Whenever the Latin name of a plant or an animal appears, the name of the person who first described it is also given. Linné’s naming system has proved to be an extraordinarily useful scientific invention. Most of the plants and animals, known in his day, were described by him and the Latin name, Carolus Linnaeus, has become iconic.
There were no surnames in Sweden in Carl’s time, a boy’s second name would be that of his father. When entering a university, however, a student invented a surname. Carl’s father called himself ‘Linné’ after a fine linden tree on the family farm. When Carl became famous later in life, he adopted the aristocratic ‘von Linné’, the name which appears beside his image on the 100 Kroner banknote. Ironically for a man famous for naming, the three versions of his own name lead to confusion; the plinth of his bronze statue in Lund is inscribed ‘Carl Linnaeus’, a mixture of the Swedish and Latin versions. It was he who christened our own species ‘Homo sapiens’, a brave decision; classifying humans as animals was highly controversial in those days.
But Linnaeus was no mere name-dropper. He had an extraordinary instinct, a sixth sense, for spotting connections between plants which, to outward appearances, seemed unrelated. Nor were his interests confined to botany; Linnaeus was the ultimate polymath. Anders Celsius, another famous Swede, invented a temperature scale with a hundred divisions between the boiling and freezing points of water. Celsius assigned 0° to the boiling point and 100° to freezing. Linnaeus inverted the scale to show increasing warmth, which is how we use thermometers today. The circular symbols, with the arrow denoting the male and a plus sign for the female, are another of his legacies.
Next year, the world will celebrate the third centenary of Linnaeus’ birth. Recently, as a guest of the Swedish Embassy, I retraced the steps of this scientific superstar for RTÉ’s Mooney Show. The places associated with him are a hive of activity just now. Buildings are being restored, museums are getting a face-lift and the many gardens, where the great botanist worked, are being replanted.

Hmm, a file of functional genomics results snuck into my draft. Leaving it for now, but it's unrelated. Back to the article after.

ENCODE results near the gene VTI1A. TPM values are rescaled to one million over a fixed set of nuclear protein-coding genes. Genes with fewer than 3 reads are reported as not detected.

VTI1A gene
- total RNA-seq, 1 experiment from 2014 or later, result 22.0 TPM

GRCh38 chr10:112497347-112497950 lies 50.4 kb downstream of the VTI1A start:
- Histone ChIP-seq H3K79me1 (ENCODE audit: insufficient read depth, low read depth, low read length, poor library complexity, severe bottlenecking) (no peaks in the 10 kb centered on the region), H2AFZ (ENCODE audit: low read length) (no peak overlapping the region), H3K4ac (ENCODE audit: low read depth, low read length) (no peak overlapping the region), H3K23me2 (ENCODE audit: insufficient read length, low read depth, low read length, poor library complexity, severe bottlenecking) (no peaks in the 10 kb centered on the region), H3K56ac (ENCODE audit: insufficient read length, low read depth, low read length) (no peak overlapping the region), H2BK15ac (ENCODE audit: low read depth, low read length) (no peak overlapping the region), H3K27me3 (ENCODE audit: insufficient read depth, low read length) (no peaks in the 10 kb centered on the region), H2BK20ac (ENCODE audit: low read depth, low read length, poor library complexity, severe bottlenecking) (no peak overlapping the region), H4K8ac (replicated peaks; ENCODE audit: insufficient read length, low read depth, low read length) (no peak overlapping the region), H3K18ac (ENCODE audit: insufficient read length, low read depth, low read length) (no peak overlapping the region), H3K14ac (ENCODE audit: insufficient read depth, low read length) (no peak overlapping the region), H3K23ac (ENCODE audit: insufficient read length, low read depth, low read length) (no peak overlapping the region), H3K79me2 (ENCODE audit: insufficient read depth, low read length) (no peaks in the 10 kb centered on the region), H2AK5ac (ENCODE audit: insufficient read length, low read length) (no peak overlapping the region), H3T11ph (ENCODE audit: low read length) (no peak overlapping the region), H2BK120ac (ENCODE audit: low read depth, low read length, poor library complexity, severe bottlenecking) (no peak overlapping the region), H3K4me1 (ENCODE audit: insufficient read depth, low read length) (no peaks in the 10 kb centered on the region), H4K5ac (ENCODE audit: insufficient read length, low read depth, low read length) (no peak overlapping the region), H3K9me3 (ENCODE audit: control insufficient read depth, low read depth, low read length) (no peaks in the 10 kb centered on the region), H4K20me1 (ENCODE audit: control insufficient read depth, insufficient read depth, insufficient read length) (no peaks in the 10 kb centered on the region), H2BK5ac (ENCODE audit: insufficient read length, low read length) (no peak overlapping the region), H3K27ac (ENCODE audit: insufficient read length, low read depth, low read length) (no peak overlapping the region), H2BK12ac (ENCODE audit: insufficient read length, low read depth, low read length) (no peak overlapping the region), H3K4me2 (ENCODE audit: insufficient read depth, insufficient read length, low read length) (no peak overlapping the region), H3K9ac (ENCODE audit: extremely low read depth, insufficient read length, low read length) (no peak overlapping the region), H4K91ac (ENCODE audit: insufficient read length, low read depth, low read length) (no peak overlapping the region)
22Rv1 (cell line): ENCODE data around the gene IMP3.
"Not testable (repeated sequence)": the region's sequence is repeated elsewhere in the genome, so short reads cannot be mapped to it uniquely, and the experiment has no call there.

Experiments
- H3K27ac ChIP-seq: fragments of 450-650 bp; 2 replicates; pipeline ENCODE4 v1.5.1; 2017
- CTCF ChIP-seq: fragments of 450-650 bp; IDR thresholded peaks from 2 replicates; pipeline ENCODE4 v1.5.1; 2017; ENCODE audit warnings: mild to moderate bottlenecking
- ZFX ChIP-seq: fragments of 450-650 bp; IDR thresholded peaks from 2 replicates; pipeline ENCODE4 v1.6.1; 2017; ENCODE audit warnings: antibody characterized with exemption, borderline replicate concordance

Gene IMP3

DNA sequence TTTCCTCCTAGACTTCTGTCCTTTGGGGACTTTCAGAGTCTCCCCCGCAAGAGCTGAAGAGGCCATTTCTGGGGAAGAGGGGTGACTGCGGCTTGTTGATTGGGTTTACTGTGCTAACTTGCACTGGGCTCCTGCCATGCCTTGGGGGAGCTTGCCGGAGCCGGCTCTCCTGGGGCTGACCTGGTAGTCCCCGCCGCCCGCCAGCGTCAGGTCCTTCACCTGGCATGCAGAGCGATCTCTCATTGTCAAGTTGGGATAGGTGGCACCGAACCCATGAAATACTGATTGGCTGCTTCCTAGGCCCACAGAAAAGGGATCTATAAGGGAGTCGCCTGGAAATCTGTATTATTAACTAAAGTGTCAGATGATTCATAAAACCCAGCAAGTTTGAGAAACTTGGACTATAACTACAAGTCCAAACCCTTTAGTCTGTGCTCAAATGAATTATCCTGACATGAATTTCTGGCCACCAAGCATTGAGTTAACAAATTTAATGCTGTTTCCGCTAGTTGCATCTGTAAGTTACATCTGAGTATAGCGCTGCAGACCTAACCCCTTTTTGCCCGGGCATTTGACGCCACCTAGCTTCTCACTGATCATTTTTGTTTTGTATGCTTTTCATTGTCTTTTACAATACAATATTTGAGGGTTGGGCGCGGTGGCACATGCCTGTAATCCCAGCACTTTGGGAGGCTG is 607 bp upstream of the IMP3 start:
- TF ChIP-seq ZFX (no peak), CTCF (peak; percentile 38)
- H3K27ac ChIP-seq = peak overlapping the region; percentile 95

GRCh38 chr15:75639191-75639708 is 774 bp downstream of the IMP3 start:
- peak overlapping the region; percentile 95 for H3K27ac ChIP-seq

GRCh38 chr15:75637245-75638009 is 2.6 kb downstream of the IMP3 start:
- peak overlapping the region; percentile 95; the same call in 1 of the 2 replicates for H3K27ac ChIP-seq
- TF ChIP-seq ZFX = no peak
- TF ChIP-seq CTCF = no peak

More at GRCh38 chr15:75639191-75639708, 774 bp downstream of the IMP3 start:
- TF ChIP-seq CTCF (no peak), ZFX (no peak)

Linnaeus was born on May 23, 1707 near the village of Råshult in southern Sweden. His father, Nils Linné, was a Lutheran priest and his mother the daughter of a clergyman. They had five children, one of whom, Samuel, also took holy orders. Country parsons were not rich and, to keep body and soul together, would usually keep a plot of land with some vegetables and livestock. Nils was a keen botanist and it was in his parents’ vegetable and herb garden that young Carl developed his interest in horticulture and wild creatures.
The landscape of Linnaeus’ time has been recreated at Råshult. The kitchen, herb garden and field systems have been revitalised and the traditional farm buildings convincingly restored.
In due course, Carl was sent to the grammar school at Växjö. The city has a beautiful cathedral, the burial place of St Sigfrid, who arrived from England in the 11th century to convert the barbarous Swedes. The old school is still there. Einstein and Darwin were poor students. So was Carl, to the disappointment to his ambitious parents who wished him to follow his father into the ministry. It is said that Nils threatened to apprentice his son to a cobbler unless he pulled up his socks. However, a teacher spotted Carl’s aptitude for science and recommended that he study medicine at the University of Lund.
Linneaus was a genius with plants. He was almost as shrewd when it came to people and he usually managed to ingratiate himself with those who had power and influence. Killian Stobaeus, Professor of Greek and a polymath, was the dominant figure at Lund. He disliked Linneaus at first but the young student soon won him round. The university museum, in the shadow of Lund’s magnificent Romanesque cathedral, has an interesting exhibition based on Linnaeus’ time there.
At the age of 21, Carl moved to Uppsala, where, apart from his many excursions in Scandinavia and visits to Holland and Britain, he lived for the rest of his life. His doctoral thesis, presented in Holland, was on malaria. In 1741, he became Professor of Medicine at Uppsala. The famous botanical garden, established by him there, is still laid out according to his system.
Linnaeus wrote over 70 books in Swedish and Latin, the most important of which were the Systema Plantarum of 1753 and the Systema Naturae of 1756. He had a sense of humour, was an excellent lecturer and his students loved him. Strindberg wrote: “Linnaeus was really a poet, who just happened to be a scientist.”
Only five feet tall, but with beautiful eyes, he did not lack self-esteem. He wrote at least five self-congratulatory autobiographies, some of which he reviewed himself, under a false name. He once declared that while ‘God created, Linnaeus ordered’. Deeply religious, he believed that God had created every organism for a purpose. Our task was to discover what that purpose was. He married, had seven children and suffered from chronic toothache. Dying in 1778, he is buried in Uppsala’s magnificent Gothic cathedral. He had hoped that his gravestone would carry the inscription ‘Princeps Botanicorum’, ‘Prince of Botanists’, but it doesn’t. Uppsala will be the hub of the Linnaeus celebrations next year. It promises to be quite a party.